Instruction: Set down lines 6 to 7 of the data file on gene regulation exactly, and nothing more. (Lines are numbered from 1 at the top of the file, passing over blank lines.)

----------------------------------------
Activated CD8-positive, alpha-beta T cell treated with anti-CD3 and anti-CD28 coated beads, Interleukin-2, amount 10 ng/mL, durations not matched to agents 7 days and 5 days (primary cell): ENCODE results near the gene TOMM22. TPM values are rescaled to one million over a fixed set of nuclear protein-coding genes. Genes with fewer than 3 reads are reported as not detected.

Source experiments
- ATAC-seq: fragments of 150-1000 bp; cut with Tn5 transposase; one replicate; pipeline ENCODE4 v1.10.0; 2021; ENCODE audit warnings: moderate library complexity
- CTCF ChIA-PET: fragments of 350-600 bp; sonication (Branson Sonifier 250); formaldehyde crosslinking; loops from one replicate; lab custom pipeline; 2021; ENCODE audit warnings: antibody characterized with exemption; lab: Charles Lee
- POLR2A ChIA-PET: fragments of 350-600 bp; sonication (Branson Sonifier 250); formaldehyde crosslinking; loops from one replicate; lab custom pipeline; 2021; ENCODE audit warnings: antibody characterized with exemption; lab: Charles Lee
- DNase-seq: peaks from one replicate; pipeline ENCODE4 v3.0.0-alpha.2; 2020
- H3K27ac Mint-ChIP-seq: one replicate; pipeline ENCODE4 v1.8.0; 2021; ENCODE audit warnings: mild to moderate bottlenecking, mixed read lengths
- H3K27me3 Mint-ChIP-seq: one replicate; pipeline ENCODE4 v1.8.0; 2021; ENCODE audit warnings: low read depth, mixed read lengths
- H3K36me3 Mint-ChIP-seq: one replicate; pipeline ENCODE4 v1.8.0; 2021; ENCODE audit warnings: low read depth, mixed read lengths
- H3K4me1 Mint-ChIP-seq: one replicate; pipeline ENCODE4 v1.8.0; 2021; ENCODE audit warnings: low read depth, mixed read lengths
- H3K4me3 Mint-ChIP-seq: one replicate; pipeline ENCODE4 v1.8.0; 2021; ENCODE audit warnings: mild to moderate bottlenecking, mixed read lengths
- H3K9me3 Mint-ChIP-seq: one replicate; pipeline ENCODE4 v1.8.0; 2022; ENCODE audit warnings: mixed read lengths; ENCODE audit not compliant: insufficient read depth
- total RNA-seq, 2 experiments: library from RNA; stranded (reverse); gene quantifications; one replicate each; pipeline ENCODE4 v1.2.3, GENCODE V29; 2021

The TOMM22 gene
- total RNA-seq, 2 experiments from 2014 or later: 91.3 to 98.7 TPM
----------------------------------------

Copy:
- DNase-seq: peaks from one replicate; pipeline ENCODE4 v3.0.0-alpha.2; 2020
- H3K27ac Mint-ChIP-seq: one replicate; pipeline ENCODE4 v1.8.0; 2021; ENCODE audit warnings: mild to moderate bottlenecking, mixed read lengths